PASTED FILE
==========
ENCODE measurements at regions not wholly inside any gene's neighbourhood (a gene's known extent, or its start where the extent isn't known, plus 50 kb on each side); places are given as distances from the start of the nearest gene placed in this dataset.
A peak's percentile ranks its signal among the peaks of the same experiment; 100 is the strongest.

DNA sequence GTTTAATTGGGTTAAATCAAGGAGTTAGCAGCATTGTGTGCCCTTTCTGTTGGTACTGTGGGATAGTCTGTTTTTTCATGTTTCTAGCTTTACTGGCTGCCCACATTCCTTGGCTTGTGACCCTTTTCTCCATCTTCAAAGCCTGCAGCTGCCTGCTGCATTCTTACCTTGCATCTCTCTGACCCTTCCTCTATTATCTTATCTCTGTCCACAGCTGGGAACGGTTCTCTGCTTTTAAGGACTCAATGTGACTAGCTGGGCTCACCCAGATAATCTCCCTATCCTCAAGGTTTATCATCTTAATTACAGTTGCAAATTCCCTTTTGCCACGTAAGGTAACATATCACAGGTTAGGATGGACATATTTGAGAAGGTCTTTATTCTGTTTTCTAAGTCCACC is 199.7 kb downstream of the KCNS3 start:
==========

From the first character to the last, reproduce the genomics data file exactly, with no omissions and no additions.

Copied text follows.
ENCODE measurements at regions not wholly inside any gene's neighbourhood (a gene's known extent, or its start where the extent isn't known, plus 50 kb on each side); places are given as distances from the start of the nearest gene placed in this dataset.
A peak's percentile ranks its signal among the peaks of the same experiment; 100 is the strongest.

DNA sequence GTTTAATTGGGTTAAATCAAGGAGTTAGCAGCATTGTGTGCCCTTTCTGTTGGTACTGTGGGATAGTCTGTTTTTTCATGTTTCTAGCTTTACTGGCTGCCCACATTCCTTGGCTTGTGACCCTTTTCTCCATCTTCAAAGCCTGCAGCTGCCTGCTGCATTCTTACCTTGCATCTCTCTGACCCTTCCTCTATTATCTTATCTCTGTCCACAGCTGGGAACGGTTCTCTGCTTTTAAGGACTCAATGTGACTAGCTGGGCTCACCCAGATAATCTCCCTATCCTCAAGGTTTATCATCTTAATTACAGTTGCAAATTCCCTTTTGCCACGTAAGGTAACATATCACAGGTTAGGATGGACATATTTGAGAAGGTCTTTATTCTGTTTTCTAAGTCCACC is 199.7 kb downstream of the KCNS3 start: